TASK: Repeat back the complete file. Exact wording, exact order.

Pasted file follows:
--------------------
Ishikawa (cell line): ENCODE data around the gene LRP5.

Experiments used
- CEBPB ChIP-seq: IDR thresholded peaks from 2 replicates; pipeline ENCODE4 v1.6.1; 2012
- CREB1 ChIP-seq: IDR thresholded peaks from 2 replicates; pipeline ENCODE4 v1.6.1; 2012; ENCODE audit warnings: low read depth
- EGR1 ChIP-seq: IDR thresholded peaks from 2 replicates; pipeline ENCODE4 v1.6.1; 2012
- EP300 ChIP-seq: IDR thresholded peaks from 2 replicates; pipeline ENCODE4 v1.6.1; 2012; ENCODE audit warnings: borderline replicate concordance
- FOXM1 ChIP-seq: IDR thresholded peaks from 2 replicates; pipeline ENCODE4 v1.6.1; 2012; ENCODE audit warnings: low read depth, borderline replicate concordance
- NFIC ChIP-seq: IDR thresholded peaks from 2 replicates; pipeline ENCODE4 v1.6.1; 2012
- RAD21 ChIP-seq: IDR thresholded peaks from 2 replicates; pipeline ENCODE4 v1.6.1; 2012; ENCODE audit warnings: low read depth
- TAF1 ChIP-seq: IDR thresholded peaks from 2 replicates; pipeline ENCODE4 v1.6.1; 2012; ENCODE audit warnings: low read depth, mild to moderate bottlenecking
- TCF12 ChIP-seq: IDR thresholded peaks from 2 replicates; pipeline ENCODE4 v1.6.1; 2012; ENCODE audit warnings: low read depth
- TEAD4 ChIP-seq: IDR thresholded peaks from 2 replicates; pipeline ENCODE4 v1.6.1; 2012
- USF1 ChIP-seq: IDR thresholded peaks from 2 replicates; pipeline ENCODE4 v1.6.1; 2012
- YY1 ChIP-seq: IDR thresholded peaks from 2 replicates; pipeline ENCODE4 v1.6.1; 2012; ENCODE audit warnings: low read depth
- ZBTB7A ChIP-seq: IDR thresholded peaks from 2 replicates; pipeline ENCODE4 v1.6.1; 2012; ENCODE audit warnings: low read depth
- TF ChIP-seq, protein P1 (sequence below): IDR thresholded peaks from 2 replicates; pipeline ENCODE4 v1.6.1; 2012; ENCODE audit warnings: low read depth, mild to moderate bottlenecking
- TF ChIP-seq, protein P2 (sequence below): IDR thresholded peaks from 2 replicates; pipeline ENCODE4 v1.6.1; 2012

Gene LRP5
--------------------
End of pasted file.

Ishikawa (cell line): ENCODE data around the gene LRP5.

Experiments used
- CEBPB ChIP-seq: IDR thresholded peaks from 2 replicates; pipeline ENCODE4 v1.6.1; 2012
- CREB1 ChIP-seq: IDR thresholded peaks from 2 replicates; pipeline ENCODE4 v1.6.1; 2012; ENCODE audit warnings: low read depth
- EGR1 ChIP-seq: IDR thresholded peaks from 2 replicates; pipeline ENCODE4 v1.6.1; 2012
- EP300 ChIP-seq: IDR thresholded peaks from 2 replicates; pipeline ENCODE4 v1.6.1; 2012; ENCODE audit warnings: borderline replicate concordance
- FOXM1 ChIP-seq: IDR thresholded peaks from 2 replicates; pipeline ENCODE4 v1.6.1; 2012; ENCODE audit warnings: low read depth, borderline replicate concordance
- NFIC ChIP-seq: IDR thresholded peaks from 2 replicates; pipeline ENCODE4 v1.6.1; 2012
- RAD21 ChIP-seq: IDR thresholded peaks from 2 replicates; pipeline ENCODE4 v1.6.1; 2012; ENCODE audit warnings: low read depth
- TAF1 ChIP-seq: IDR thresholded peaks from 2 replicates; pipeline ENCODE4 v1.6.1; 2012; ENCODE audit warnings: low read depth, mild to moderate bottlenecking
- TCF12 ChIP-seq: IDR thresholded peaks from 2 replicates; pipeline ENCODE4 v1.6.1; 2012; ENCODE audit warnings: low read depth
- TEAD4 ChIP-seq: IDR thresholded peaks from 2 replicates; pipeline ENCODE4 v1.6.1; 2012
- USF1 ChIP-seq: IDR thresholded peaks from 2 replicates; pipeline ENCODE4 v1.6.1; 2012
- YY1 ChIP-seq: IDR thresholded peaks from 2 replicates; pipeline ENCODE4 v1.6.1; 2012; ENCODE audit warnings: low read depth
- ZBTB7A ChIP-seq: IDR thresholded peaks from 2 replicates; pipeline ENCODE4 v1.6.1; 2012; ENCODE audit warnings: low read depth
- TF ChIP-seq, protein P1 (sequence below): IDR thresholded peaks from 2 replicates; pipeline ENCODE4 v1.6.1; 2012; ENCODE audit warnings: low read depth, mild to moderate bottlenecking
- TF ChIP-seq, protein P2 (sequence below): IDR thresholded peaks from 2 replicates; pipeline ENCODE4 v1.6.1; 2012

Gene LRP5